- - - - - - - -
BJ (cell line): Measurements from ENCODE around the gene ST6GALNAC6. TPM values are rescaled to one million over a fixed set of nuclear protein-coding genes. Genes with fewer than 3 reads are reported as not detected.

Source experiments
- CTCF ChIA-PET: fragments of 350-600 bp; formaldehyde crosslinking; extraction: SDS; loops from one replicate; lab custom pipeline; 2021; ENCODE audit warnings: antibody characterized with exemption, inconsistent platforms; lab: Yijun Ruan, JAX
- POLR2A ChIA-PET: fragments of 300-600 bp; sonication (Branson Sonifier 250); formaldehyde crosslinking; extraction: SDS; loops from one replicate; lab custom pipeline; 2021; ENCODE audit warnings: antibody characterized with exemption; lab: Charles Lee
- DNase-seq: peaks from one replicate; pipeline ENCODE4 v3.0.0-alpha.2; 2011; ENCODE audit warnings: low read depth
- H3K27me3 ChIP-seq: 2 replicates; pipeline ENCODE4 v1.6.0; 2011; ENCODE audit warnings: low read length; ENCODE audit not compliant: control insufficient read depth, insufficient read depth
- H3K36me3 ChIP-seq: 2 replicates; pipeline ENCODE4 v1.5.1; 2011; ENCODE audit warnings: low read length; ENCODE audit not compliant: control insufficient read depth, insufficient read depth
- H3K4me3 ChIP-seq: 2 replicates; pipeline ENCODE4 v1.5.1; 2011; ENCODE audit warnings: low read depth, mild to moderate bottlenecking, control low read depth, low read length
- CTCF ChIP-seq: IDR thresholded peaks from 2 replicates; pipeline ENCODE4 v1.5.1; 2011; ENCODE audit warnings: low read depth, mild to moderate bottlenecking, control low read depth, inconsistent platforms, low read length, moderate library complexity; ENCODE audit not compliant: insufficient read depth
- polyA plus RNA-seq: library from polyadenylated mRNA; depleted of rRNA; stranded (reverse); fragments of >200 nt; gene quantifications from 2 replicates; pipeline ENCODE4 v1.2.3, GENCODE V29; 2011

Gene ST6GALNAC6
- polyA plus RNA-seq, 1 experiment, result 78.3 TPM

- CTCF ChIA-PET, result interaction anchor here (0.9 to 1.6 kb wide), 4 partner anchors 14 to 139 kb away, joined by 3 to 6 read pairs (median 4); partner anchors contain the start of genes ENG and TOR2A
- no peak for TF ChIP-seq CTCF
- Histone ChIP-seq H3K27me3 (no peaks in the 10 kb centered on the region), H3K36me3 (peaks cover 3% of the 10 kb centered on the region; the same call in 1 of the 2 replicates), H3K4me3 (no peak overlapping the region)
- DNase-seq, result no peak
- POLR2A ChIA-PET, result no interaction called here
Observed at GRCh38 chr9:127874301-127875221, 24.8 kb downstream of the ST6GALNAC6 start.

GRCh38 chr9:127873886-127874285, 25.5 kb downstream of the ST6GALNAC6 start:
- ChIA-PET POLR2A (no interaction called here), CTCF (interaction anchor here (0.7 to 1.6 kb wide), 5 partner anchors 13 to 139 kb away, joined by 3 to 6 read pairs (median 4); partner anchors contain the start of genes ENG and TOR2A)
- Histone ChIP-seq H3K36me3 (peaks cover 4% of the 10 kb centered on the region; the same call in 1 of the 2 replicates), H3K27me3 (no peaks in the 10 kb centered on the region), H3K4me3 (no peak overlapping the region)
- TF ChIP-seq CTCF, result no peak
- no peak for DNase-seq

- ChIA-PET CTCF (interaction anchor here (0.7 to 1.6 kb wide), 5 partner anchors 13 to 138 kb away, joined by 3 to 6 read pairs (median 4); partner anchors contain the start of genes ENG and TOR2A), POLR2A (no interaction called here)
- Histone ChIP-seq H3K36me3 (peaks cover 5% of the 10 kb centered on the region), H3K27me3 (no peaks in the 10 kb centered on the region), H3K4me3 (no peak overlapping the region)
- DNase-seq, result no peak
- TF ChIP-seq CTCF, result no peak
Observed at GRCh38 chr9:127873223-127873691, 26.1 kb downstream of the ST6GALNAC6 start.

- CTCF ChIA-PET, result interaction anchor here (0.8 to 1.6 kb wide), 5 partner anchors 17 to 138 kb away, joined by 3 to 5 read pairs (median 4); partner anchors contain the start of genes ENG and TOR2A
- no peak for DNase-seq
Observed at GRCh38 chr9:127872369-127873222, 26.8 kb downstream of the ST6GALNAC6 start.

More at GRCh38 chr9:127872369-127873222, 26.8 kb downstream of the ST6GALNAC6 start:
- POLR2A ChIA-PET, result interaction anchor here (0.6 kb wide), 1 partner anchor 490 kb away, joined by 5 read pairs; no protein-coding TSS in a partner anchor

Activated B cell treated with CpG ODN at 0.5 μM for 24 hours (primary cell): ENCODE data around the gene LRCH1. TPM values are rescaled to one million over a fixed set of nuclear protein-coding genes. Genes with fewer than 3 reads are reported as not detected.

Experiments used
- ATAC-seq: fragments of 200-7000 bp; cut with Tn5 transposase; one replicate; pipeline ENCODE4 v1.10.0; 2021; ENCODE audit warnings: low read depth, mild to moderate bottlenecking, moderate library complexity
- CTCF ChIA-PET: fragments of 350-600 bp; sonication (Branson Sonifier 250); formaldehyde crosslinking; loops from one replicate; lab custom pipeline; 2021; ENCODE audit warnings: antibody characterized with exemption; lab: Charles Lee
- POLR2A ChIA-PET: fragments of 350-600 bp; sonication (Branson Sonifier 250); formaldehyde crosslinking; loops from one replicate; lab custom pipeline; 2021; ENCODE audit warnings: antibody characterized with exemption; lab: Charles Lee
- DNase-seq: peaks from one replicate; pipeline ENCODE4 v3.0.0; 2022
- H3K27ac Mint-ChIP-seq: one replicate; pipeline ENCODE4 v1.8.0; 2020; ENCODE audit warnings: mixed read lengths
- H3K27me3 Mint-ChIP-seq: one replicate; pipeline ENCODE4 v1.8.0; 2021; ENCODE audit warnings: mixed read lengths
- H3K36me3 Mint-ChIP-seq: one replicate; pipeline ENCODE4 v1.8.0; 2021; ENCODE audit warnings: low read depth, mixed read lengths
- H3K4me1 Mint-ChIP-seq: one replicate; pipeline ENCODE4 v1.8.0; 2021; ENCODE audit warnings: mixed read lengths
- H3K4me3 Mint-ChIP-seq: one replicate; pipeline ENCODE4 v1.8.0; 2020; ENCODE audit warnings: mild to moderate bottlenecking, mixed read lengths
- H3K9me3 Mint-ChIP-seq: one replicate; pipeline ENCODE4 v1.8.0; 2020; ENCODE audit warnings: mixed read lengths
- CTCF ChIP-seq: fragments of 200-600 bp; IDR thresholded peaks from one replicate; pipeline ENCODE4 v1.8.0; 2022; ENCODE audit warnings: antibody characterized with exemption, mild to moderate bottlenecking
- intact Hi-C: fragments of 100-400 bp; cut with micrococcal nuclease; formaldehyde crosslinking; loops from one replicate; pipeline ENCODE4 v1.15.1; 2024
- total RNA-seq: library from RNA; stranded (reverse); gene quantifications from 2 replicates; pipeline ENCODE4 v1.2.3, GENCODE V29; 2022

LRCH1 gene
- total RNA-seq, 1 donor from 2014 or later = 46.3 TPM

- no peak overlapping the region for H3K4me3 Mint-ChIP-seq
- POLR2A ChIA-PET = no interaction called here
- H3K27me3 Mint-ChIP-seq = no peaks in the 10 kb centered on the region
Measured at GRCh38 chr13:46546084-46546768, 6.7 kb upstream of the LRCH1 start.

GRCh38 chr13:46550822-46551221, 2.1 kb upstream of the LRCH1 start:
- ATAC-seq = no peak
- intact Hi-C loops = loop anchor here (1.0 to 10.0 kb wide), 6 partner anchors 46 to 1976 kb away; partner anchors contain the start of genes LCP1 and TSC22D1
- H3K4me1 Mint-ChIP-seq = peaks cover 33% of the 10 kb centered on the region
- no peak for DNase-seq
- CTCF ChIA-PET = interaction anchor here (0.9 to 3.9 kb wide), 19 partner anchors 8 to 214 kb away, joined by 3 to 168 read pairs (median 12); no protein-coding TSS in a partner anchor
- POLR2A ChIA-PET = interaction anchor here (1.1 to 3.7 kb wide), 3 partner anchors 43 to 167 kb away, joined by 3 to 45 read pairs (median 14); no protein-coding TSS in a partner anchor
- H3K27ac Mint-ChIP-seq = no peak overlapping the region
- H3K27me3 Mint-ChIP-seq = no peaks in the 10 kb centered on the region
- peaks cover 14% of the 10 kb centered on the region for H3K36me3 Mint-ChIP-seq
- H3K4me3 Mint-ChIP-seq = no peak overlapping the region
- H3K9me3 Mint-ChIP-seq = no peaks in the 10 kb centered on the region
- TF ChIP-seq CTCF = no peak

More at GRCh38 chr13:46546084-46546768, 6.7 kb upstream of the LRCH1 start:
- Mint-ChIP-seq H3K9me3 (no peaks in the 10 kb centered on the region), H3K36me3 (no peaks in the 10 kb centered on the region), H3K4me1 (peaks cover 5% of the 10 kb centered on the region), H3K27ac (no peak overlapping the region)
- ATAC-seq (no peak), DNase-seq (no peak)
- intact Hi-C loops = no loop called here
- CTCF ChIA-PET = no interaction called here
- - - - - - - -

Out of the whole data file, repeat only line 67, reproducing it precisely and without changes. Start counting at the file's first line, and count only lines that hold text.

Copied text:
- TF ChIP-seq CTCF = no peak